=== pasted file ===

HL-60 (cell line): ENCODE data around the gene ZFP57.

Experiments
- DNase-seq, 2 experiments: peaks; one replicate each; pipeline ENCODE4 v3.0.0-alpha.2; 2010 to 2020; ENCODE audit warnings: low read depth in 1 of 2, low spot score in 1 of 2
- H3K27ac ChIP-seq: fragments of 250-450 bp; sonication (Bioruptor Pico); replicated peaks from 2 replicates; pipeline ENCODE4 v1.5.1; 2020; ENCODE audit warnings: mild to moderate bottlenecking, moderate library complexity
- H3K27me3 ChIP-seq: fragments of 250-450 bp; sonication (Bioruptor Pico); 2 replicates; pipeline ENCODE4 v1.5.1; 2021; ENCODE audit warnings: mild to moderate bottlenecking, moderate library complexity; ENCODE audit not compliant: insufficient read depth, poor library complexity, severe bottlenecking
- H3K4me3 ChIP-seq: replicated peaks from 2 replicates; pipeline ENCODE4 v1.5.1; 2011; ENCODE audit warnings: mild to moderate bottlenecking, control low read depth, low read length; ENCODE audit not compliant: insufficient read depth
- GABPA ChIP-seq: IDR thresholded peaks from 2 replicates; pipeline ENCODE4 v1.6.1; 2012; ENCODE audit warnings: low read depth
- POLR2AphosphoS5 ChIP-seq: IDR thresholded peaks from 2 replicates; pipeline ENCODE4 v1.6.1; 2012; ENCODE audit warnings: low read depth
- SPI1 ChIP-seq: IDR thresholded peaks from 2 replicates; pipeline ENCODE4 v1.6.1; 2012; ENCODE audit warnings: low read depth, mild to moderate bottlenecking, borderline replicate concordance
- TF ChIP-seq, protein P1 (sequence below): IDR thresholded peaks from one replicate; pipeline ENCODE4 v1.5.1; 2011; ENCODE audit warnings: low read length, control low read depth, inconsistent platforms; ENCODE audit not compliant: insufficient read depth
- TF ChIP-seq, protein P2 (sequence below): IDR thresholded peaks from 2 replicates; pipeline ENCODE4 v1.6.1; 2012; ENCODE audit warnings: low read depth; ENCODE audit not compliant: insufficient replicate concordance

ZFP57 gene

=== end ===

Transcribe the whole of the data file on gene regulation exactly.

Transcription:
HL-60 (cell line): ENCODE data around the gene ZFP57.

Experiments
- DNase-seq, 2 experiments: peaks; one replicate each; pipeline ENCODE4 v3.0.0-alpha.2; 2010 to 2020; ENCODE audit warnings: low read depth in 1 of 2, low spot score in 1 of 2
- H3K27ac ChIP-seq: fragments of 250-450 bp; sonication (Bioruptor Pico); replicated peaks from 2 replicates; pipeline ENCODE4 v1.5.1; 2020; ENCODE audit warnings: mild to moderate bottlenecking, moderate library complexity
- H3K27me3 ChIP-seq: fragments of 250-450 bp; sonication (Bioruptor Pico); 2 replicates; pipeline ENCODE4 v1.5.1; 2021; ENCODE audit warnings: mild to moderate bottlenecking, moderate library complexity; ENCODE audit not compliant: insufficient read depth, poor library complexity, severe bottlenecking
- H3K4me3 ChIP-seq: replicated peaks from 2 replicates; pipeline ENCODE4 v1.5.1; 2011; ENCODE audit warnings: mild to moderate bottlenecking, control low read depth, low read length; ENCODE audit not compliant: insufficient read depth
- GABPA ChIP-seq: IDR thresholded peaks from 2 replicates; pipeline ENCODE4 v1.6.1; 2012; ENCODE audit warnings: low read depth
- POLR2AphosphoS5 ChIP-seq: IDR thresholded peaks from 2 replicates; pipeline ENCODE4 v1.6.1; 2012; ENCODE audit warnings: low read depth
- SPI1 ChIP-seq: IDR thresholded peaks from 2 replicates; pipeline ENCODE4 v1.6.1; 2012; ENCODE audit warnings: low read depth, mild to moderate bottlenecking, borderline replicate concordance
- TF ChIP-seq, protein P1 (sequence below): IDR thresholded peaks from one replicate; pipeline ENCODE4 v1.5.1; 2011; ENCODE audit warnings: low read length, control low read depth, inconsistent platforms; ENCODE audit not compliant: insufficient read depth
- TF ChIP-seq, protein P2 (sequence below): IDR thresholded peaks from 2 replicates; pipeline ENCODE4 v1.6.1; 2012; ENCODE audit warnings: low read depth; ENCODE audit not compliant: insufficient replicate concordance

ZFP57 gene